1. I should have read all the way down before I commented in reply to keriothe above — but I think you’re right about the Alpha clue.
  28. Well, I hate being unable to parse, but today MAIM and ABET both went in with crossed fingers. NHO Maxim, but Maim seemed a closer definition than Harm. Also NHO Cade — history not my strong point — but that was unarguably correct. The Y in Fleur-de-lys was corrected on parsing, so a relief to come here and find all correct after yesterday’s failure, and to discover the mystery clueing behind 1 and 20A. Many thanks to blogger and setter.
    Gill D
  29. I failed after 25 mins at 1ac MAIM – I knew the Maxim Gun because of ‘War Horse’, but failed to pull the trigger. FOI Mignonette. COD Maharajah. WOD 15ac Rattletrap.
  30. 30.16. It took a while to settle into this one before I started to make any real progress. I failed to parse maim or abet so got lucky on those ones. I thought there were some really nice touches. I was misdirected at every turn and needed to look two or three times at a lot of clues to crack them. Equal was a superb hidden. Very enjoyable.
  31. ….other than that I was surprised to break 10 minutes after seeing the SNITCH rating beforehand, especially since I missed my target on the rather tricky QC.

    I eventually biffed ABOMINATION, and my LOI.

    TIME 9:37

  32. Well, today the inevitable happened and I fell at the last. ABET and TESTIS doing for me. Annoyed that despite the number of NHO’s but entered (John Cade, MIGNONETTE, despite living in Provence, the gun, RATTLETRAP and ANTARES) I nearly finished but didn’t.

    I think this week has worn my brain out. I’m dreading tomorrow !

    Thanks Z and setter.

  33. Nice puzzle, and I ditto all the positive remarks above.

    I knew Maxim, and first deleted the ‘x’ by deleting a self-referntial “it” — it refering to maiming, or x-ing. After I was done I saw that the ‘by’ bit might work better, but that partial error saved me five minutes of headscratching.

    My LOI and mer was Testis — since seed is only created but is not stored there, storage is in the adjacent Epididymis. I tried many permutations of “silo” plus something while sorting that out.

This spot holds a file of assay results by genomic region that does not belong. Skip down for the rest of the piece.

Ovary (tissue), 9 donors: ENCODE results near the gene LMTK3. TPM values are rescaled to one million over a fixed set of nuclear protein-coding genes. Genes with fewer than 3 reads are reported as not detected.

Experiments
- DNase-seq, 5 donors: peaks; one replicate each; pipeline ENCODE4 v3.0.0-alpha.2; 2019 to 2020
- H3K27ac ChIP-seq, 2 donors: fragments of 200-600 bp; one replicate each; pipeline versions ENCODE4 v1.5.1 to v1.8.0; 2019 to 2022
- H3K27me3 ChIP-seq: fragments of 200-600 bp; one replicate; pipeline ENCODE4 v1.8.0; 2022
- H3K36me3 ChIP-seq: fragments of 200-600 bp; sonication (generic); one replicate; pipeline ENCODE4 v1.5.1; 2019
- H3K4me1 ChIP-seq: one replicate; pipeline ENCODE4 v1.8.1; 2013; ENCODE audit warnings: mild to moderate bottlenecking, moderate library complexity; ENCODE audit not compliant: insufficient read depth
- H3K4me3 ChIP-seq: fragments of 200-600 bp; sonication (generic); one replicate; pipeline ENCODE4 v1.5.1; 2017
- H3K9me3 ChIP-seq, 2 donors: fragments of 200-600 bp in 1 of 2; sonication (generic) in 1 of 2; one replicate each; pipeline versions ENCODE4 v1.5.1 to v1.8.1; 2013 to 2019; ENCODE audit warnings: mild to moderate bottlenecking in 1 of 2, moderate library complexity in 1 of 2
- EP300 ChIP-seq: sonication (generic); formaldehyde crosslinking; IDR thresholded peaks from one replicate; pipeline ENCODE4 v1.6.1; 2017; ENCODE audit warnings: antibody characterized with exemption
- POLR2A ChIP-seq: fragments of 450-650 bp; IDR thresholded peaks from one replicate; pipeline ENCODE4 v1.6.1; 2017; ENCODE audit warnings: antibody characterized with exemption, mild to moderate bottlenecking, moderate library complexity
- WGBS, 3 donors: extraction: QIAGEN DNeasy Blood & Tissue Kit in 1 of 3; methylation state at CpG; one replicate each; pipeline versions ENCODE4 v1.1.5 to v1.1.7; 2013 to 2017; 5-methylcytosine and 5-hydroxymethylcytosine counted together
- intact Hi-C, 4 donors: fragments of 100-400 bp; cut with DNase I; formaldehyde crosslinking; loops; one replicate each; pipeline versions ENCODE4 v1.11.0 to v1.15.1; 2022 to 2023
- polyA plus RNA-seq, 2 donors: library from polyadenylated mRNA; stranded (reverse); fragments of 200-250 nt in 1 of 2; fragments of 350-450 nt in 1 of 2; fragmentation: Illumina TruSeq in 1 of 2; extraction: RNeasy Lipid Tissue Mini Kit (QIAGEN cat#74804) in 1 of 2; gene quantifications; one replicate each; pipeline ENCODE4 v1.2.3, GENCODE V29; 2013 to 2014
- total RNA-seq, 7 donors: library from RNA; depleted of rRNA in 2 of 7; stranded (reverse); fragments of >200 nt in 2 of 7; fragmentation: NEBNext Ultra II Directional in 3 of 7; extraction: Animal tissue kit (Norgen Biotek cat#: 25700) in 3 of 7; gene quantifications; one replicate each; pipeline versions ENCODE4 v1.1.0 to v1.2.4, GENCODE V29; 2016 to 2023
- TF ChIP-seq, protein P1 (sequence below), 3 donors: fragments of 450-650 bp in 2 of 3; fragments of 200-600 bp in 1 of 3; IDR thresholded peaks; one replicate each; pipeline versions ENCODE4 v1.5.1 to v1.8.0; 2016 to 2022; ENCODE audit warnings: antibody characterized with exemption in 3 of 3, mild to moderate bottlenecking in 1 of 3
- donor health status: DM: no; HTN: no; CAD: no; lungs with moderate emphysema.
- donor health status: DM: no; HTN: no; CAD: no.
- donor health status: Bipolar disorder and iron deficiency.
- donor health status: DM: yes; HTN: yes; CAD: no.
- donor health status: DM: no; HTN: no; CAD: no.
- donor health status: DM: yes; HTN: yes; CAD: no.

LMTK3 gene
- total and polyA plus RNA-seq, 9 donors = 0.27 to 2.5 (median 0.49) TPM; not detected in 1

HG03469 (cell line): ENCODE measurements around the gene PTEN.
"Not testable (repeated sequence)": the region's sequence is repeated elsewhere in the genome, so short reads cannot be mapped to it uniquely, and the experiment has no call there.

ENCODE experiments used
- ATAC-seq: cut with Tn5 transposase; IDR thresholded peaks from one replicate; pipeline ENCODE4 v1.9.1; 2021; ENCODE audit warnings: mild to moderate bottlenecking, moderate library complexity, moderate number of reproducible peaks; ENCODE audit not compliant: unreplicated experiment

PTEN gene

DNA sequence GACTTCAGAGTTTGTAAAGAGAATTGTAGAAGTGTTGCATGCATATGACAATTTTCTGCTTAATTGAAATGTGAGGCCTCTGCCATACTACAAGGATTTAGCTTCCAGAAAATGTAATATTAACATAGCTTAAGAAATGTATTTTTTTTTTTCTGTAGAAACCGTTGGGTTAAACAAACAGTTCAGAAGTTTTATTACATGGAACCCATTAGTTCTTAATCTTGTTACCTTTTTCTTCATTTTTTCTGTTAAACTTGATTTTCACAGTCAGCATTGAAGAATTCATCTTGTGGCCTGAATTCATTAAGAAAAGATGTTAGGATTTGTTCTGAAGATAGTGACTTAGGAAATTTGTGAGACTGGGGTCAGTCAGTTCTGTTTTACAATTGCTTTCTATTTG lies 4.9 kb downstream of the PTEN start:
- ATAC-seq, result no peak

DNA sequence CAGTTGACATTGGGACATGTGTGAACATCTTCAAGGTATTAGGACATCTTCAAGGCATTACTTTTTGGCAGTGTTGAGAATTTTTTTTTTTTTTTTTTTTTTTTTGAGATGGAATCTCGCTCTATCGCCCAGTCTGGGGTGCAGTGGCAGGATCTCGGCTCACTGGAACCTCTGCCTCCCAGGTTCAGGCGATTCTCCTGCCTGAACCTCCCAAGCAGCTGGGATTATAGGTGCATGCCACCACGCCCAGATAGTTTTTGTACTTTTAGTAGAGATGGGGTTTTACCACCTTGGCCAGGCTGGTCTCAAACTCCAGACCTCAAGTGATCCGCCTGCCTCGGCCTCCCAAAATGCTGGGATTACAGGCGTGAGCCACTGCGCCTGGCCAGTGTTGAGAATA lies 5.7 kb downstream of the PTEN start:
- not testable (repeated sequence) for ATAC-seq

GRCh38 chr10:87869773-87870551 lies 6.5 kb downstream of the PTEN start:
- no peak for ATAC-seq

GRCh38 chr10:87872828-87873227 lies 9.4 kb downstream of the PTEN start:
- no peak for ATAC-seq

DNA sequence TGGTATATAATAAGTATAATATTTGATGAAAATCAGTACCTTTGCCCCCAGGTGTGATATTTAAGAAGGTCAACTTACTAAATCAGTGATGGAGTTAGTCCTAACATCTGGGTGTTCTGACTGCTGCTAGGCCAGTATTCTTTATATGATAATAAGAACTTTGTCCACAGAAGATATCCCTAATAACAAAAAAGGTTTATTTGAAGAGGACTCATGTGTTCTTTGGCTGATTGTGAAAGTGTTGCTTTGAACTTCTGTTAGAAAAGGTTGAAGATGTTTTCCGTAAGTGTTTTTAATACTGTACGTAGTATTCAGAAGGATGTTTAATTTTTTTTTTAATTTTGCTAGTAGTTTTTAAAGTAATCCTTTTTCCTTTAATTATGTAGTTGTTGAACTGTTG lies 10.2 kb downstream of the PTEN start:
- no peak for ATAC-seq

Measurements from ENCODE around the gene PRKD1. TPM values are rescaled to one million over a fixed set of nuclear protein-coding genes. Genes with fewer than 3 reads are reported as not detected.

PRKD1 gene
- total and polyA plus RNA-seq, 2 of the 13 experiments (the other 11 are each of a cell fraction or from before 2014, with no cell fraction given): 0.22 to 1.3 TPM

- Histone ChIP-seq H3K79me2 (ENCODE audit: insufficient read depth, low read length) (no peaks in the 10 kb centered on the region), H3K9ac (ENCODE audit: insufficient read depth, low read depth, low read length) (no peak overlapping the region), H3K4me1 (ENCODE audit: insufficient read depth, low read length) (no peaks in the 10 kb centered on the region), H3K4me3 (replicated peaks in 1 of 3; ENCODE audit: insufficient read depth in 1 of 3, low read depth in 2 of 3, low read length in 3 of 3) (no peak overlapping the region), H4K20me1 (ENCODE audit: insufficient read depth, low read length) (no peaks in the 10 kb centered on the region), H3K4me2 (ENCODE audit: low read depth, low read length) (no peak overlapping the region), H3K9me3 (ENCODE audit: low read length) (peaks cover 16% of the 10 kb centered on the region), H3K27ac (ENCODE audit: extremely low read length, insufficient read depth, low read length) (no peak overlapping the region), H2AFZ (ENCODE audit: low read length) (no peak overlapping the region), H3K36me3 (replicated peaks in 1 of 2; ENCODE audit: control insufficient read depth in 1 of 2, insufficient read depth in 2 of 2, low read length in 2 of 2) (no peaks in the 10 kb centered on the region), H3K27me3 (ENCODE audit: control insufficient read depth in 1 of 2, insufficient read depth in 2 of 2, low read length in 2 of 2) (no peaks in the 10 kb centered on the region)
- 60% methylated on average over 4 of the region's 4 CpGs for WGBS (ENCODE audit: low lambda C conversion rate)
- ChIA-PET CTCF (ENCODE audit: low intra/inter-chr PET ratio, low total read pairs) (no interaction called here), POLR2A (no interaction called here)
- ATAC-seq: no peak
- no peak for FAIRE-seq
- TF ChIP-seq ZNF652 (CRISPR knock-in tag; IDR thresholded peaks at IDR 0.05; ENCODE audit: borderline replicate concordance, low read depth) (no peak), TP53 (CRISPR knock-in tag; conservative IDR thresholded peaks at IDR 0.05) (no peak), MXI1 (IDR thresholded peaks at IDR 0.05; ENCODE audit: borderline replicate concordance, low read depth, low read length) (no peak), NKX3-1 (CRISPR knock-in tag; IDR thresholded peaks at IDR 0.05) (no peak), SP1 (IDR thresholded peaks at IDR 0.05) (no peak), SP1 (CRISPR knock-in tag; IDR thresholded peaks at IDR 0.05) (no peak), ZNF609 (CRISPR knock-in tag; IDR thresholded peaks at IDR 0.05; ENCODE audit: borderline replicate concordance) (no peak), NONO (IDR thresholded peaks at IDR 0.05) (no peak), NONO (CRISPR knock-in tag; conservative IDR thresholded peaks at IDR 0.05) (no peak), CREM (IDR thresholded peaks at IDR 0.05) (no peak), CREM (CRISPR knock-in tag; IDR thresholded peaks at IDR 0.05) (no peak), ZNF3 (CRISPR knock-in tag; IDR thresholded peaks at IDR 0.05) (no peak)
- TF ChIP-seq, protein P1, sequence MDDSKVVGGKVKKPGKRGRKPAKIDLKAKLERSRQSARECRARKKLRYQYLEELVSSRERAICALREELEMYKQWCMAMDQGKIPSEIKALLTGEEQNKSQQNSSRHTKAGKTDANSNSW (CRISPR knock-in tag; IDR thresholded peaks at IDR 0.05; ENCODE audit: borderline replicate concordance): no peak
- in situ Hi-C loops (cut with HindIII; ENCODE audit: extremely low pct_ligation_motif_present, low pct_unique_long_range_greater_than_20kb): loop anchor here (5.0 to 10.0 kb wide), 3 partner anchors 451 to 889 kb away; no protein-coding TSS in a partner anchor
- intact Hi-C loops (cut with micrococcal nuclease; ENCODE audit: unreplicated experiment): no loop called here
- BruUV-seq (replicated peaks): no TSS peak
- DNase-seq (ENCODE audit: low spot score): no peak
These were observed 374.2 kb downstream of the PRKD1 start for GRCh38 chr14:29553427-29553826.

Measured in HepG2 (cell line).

And, as above (twice) I agree with david_ch that we’ve seen the A-M trick before.

    Edited at 2022-01-27 06:10 pm (UTC)

  34. Late to the party today.

    Plenty unparsed/NHO etc:

    MA(X)IM as a gun — alpha trawl gave me LOI MAIM
    MIGNONETTE — unknown, but worked out with just the final E in place and guessing it was an -ETTE
    MICRON — even though my name is MIKE, didn’t twig that it was a ‘sounds-like’ for ages. POI
    ABET — not a clue what was going on here — best guess
    TESTIS — would normally have spelt this with and -ES at the end — don’t know what the difference is
    FLEUR-DE-LIS — would have thought LYS but assumed LIS is acceptable
    HYDROLYSIS — worked out without knowing the definition

    Much better with the ‘Downs’ except for:

    ACADEMICIAN — from checkers. NHO Jack CADE

    1. TESTES/TESTIS: I think you’ll find the difference is found in a cheerful ditty about Adolf Hitler, to the tune of Colonel Bogey.
  35. Very happy to get this done all correctly in a pretty good time, because I found it tough — in the right kind of way. Synapses were making the connections and I spotted all the devious traps laid by the setter. Could have come a cropper with my initial spelling of fleur-de-lys, but as I couldn’t parse it, and as the crosschecker was an unlikely y, I thought twice. Can it be spelled with a y? Answer yes. In French. (someone’s probably mentioned this already but I havent had time to reead all the comments yet). Loi Maim. Nearly put in Harm, but for once following to my oft-neglected rule of understand-before-answering I paused, and I’m glad I did. Maim took some time to analyse, but I got there. The Eliot I stupidly took as TS at first – classic patriarchy-think I suppose. Which was ridiculous because I’ve just finished Kathryn Hughes’ excellent biography of George, and am now re-reading Mill on the F. I hadn’t appreciated what a wonderful man George Lewes was.
  36. I’m a star FIEND, it has to be said
    From a sub-MICRON plasma
    A NON-METAL miasma
    Turns hydrogen to helium instead